The title basically says it all. If you're participating in the Internet-Wide Day of Action for Net Neutrality and planning to use one of the widgets on your website or blog, or help drive traffic on social media or from a Twitch, Vimeo, or YouTube channel, I strongly encourage you NOT to point people directly to the FCC.gov website.
My organization, Fight for the Future, has been involved in raising awareness about net neutrality since before the last round of this fight in 2014-2015. Together with our partners we've helped deliver millions of comments to the FCC. Over the years, we've seen the FCC website crash repeatedly under even moderate traffic. More recently, they claimed they experienced a DDoS attack at the exact moment that large numbers of people would have been attempting to comment following the John Oliver segment.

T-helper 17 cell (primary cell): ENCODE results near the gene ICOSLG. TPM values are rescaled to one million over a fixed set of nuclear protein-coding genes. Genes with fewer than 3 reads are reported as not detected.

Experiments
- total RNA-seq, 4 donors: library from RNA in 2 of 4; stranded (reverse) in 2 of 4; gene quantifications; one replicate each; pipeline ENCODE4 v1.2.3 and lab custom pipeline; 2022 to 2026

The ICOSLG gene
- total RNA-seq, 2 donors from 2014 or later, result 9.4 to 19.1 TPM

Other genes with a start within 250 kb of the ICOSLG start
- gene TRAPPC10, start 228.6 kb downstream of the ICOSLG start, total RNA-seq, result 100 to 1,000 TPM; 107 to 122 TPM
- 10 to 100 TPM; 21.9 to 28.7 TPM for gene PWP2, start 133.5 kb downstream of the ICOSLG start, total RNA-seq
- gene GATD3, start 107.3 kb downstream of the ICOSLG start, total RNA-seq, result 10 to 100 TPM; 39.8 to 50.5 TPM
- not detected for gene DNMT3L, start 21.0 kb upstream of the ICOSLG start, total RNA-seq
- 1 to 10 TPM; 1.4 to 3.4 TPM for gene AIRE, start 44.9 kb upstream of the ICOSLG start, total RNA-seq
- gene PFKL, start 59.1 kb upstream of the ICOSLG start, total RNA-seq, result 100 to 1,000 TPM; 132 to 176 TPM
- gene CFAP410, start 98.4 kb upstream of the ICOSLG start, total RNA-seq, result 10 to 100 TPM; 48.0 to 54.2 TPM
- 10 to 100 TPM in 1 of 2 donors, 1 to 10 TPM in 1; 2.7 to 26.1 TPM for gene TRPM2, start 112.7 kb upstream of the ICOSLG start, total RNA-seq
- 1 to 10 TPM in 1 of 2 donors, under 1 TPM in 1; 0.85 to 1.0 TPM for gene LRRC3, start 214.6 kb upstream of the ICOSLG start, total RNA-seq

The fact is, the FCC's site just isn't reliable. If you want to make 100% sure that your comment will end up in the docket, use one of the sites set up by public interest groups that store and queue comments to ensure that they get submitted even if the FCC's site crashes.
Here are two options: https:/www.battleforthenet.com — run by the broad coalition behind the July 12 day of action, also allows users to call and email their lawmakers, which is an important part of the strategy for winning net neutrality. https://dearfcc.org/ — run by our friends at the EFF.
If you want to build something yourself, that's cool too, but the bottom line is if anyone points significant traffic at the FCC's site on July 12, it will probably fall apart, so use one of these resources instead to make sure that every voice gets heard.